A colleague and I both recently ran the same model on the same data, I used MPlus and he used LISREL. Our models were identical although the chi-square values differed by 2.0 and some of the estimates differed by less than .01. However, the CFI and TLI indices were substantially different (i.e., MPLUS: CFI=.73, TLI=.72; LISREL: CFI=.89, TLI/NNFI=.88). Do you have any idea why the fit indices would be so different?
I suspect that your model has covariates. In this case, the baseline model differs between LISREL and Mplus. The baseline model in LISREL does not contain covariances among the covariates. In Mplus, it does.
laura smith posted on Friday, February 01, 2008 - 2:25 pm
i am a beginner to SEM and to Mplus, so thanks in advance for your patience.
my question is: can fit indices be too high? initially, i ran the measurement portion of my model and obtained a nonsignificant chi-square (good) but a CFI of .88, a TLI of .65, and an RMSEA of .25 (not so good).
next, as one of the model modification indices was theoretically consistent with my model, i added it (it was a WITH path). Consequently, the last three fit indices improved dramatically(CFI=1, TLI=1, RMSEA=0).
The model is not just-identified, but it has only one degree of freedom. could that be the "problem" that is creating a near-perfect model fit?
also, as i went on to the structural model, the degree of freedom increased, but the fit indices remained at those high levels.
i would like to be happy about the seemingly excellent fit of this model, but it seems suspicious to me. can you suggest some factors that i should investigate to see whether they are inflating these indices spuriously?
thanks so much! this discussion board is a treasure.
It sounds like the correlations among your observed variables are low. This makes it difficult to reject the H0 model. And with only one degree of freedom, the model does not place many restrictions on the H1 model. You may also have a small sample size which results in low power.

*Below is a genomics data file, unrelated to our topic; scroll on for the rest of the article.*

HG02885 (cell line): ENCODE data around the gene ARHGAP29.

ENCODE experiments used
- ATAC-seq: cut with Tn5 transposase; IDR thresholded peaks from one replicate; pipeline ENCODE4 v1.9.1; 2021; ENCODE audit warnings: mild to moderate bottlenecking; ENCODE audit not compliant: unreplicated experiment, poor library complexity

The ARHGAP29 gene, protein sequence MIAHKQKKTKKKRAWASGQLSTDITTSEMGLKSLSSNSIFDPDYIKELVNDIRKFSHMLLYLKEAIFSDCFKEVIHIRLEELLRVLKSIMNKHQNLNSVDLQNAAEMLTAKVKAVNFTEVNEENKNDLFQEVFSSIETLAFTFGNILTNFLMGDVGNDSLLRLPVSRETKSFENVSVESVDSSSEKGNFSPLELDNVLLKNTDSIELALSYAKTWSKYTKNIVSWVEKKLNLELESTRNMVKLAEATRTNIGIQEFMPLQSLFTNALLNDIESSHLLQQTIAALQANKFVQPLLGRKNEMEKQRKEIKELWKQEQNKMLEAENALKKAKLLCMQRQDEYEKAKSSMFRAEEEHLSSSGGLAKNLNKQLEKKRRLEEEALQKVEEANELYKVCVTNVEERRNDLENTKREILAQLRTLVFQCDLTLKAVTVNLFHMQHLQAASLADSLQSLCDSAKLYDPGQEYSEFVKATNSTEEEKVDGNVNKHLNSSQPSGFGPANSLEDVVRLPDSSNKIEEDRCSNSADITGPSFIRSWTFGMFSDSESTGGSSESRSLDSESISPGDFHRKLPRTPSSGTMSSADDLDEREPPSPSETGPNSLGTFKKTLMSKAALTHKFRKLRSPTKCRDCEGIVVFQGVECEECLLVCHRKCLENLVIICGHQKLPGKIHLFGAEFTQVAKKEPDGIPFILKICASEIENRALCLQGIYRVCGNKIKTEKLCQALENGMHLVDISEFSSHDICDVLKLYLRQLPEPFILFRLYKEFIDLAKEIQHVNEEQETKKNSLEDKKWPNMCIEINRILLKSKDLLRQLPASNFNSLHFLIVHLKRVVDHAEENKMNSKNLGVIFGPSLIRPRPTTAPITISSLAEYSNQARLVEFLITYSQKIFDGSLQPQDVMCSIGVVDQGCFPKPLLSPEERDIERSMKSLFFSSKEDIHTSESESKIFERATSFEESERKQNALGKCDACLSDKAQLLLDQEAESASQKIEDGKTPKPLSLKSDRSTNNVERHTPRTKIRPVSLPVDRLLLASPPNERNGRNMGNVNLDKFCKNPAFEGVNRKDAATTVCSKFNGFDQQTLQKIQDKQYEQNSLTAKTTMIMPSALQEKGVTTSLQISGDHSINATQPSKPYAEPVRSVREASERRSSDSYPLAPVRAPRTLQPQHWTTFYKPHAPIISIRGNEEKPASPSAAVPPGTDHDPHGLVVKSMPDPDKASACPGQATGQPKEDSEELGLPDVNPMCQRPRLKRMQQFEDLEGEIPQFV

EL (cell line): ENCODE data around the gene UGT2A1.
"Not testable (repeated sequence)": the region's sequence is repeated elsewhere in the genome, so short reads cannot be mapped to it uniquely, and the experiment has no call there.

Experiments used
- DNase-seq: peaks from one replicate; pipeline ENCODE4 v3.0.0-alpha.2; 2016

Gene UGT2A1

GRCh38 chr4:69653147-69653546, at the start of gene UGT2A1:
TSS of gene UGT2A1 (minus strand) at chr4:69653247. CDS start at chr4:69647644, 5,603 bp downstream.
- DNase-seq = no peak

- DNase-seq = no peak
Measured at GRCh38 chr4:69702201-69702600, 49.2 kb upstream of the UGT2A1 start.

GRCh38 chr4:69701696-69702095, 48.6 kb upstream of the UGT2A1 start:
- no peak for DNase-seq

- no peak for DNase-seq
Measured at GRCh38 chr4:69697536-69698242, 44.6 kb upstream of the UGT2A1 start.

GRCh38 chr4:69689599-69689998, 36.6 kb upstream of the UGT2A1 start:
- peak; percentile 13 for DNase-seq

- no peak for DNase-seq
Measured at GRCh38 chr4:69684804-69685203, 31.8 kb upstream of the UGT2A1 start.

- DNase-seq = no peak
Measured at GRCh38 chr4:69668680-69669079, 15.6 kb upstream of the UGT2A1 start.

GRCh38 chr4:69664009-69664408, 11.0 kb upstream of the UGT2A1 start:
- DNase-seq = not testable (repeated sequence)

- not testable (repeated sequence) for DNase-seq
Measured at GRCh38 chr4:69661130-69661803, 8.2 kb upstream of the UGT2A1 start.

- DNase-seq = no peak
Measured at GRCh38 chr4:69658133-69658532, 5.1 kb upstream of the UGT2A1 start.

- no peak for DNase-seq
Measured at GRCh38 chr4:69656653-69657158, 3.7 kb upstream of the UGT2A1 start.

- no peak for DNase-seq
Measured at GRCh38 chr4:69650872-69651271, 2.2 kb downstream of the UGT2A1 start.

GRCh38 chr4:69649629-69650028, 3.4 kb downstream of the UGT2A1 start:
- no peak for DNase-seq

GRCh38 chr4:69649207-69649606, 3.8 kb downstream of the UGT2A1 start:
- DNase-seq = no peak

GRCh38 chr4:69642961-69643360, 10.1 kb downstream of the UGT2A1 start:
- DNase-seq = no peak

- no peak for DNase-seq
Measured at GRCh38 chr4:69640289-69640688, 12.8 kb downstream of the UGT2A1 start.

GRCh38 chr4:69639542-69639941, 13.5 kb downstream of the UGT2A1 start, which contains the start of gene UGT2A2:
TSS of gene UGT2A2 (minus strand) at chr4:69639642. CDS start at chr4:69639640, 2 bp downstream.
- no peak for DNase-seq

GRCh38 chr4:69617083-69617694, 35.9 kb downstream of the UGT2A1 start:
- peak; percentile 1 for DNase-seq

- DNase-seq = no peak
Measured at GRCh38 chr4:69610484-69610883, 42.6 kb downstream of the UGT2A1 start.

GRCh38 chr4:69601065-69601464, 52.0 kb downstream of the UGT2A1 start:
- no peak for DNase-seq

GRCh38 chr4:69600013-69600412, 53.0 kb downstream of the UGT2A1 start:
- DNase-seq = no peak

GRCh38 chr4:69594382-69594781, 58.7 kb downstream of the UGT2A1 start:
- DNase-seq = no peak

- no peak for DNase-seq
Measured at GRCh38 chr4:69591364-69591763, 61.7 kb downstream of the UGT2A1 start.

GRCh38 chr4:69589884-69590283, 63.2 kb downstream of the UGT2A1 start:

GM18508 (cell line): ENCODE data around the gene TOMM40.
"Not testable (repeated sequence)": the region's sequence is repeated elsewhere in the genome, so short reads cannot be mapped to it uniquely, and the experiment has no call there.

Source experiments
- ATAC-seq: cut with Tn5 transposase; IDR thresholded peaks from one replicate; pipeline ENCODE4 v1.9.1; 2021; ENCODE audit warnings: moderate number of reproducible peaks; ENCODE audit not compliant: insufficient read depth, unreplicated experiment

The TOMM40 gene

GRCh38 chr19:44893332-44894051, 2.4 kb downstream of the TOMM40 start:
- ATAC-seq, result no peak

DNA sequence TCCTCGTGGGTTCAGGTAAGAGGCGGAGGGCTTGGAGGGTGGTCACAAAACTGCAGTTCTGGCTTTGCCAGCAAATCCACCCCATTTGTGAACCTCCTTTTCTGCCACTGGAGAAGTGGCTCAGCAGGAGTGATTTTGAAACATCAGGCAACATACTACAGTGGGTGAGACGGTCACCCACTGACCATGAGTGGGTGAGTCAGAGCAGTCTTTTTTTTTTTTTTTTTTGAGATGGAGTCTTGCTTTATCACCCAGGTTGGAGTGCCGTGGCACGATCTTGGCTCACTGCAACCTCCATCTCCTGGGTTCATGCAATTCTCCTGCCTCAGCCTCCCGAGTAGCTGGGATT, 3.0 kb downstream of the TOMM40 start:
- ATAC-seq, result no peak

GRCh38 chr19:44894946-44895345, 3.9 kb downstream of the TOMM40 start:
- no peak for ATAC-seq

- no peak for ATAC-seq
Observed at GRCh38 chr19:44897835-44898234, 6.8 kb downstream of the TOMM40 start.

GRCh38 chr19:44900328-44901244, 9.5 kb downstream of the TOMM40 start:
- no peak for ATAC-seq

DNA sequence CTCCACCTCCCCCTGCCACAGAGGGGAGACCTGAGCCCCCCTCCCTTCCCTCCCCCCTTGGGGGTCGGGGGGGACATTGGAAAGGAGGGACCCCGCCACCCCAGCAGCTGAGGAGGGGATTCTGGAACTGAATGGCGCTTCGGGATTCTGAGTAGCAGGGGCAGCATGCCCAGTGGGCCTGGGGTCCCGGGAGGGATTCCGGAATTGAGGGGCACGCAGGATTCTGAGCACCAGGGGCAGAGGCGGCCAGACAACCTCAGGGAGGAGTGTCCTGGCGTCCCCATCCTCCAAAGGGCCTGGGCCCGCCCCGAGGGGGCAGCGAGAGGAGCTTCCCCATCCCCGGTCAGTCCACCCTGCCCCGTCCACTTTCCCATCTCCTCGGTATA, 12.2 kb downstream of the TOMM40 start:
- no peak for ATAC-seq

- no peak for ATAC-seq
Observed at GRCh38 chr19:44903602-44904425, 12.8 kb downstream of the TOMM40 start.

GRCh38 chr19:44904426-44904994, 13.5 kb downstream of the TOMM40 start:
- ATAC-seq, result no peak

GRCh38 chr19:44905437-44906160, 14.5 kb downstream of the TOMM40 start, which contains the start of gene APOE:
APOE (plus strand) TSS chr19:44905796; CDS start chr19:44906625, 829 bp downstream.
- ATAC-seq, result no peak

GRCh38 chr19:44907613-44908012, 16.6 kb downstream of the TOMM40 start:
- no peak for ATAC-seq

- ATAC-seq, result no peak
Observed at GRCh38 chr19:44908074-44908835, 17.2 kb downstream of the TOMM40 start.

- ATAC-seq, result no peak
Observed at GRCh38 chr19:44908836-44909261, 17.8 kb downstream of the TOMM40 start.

laura smith posted on Saturday, February 02, 2008 - 10:22 am
thanks very much for those pointers, linda.
looking into those possibilities, my sample size is 321, which i think is reasonable.
the correlations among the 4 indicators of the proposed latent range from .61 to .34 (with three of them below .40 at .39, .39, and .34).
do those sound low enough to you to suggest that i've found where the problem may lie?
Your correlations don't sound that low and your sample size is not particularly large. But with one degree of freedom, you don't have many restrictions. If you send two outputs, one without the WITH statement and one where the WITH statement dramatically changes the fit, and your license number to firstname.lastname@example.org, I can take a look at it.
Okay - I'm looking at someone else's model - it's fully saturated (they're looking at mediation)...and saying that the fit indices can't be evaluated, I'm assuming because of the saturation. I just wondered if there wasn't something that could be done to make the fit indices meaningful, rather than just leaving it at that.
That's part of my point/question. If it has perfect fit because it's saturated, does it make sense to just leave it at that? They've tested a mediation model, and have two control variables with the exogenous, outcomes, and mediators all controlled. I can't see where a constraint would make sense. But it seems strange to just say "it's saturated, we can't evaluate model fit."
You can't evaluate model fit but you can evaluate whether the indirect effect is significant. Perhaps that is sufficient.
Rob Nobel posted on Tuesday, November 11, 2008 - 1:23 am
I was wondering: is the term saturated a "discrete" term (is a model only saturated with df=0) or can you also say that a model with for example df=1 is "highly saturated" and thus that fit indices are less informative?